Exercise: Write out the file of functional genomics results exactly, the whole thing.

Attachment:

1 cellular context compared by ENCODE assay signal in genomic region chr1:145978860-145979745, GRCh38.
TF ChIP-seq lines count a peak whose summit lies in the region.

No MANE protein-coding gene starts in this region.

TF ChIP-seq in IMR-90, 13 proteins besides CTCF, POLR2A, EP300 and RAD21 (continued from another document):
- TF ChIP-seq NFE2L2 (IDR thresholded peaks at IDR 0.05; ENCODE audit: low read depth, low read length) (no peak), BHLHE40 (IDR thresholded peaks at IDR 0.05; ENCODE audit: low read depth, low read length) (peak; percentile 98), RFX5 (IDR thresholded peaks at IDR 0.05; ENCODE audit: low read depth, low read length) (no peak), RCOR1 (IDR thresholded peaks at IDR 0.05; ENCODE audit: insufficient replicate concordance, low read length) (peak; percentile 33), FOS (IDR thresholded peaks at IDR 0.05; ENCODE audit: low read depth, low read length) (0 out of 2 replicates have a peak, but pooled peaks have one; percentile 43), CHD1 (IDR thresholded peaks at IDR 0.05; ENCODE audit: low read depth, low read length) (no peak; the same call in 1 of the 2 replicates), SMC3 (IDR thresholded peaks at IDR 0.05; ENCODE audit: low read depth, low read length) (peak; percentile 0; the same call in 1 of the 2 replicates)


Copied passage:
1 cellular context compared by ENCODE assay signal in genomic region chr1:145978860-145979745, GRCh38.
TF ChIP-seq lines count a peak whose summit lies in the region.

No MANE protein-coding gene starts in this region.

TF ChIP-seq in IMR-90, 13 proteins besides CTCF, POLR2A, EP300 and RAD21 (continued from another document):
- TF ChIP-seq NFE2L2 (IDR thresholded peaks at IDR 0.05; ENCODE audit: low read depth, low read length) (no peak), BHLHE40 (IDR thresholded peaks at IDR 0.05; ENCODE audit: low read depth, low read length) (peak; percentile 98), RFX5 (IDR thresholded peaks at IDR 0.05; ENCODE audit: low read depth, low read length) (no peak), RCOR1 (IDR thresholded peaks at IDR 0.05; ENCODE audit: insufficient replicate concordance, low read length) (peak; percentile 33), FOS (IDR thresholded peaks at IDR 0.05; ENCODE audit: low read depth, low read length) (0 out of 2 replicates have a peak, but pooled peaks have one; percentile 43), CHD1 (IDR thresholded peaks at IDR 0.05; ENCODE audit: low read depth, low read length) (no peak; the same call in 1 of the 2 replicates), SMC3 (IDR thresholded peaks at IDR 0.05; ENCODE audit: low read depth, low read length) (peak; percentile 0; the same call in 1 of the 2 replicates)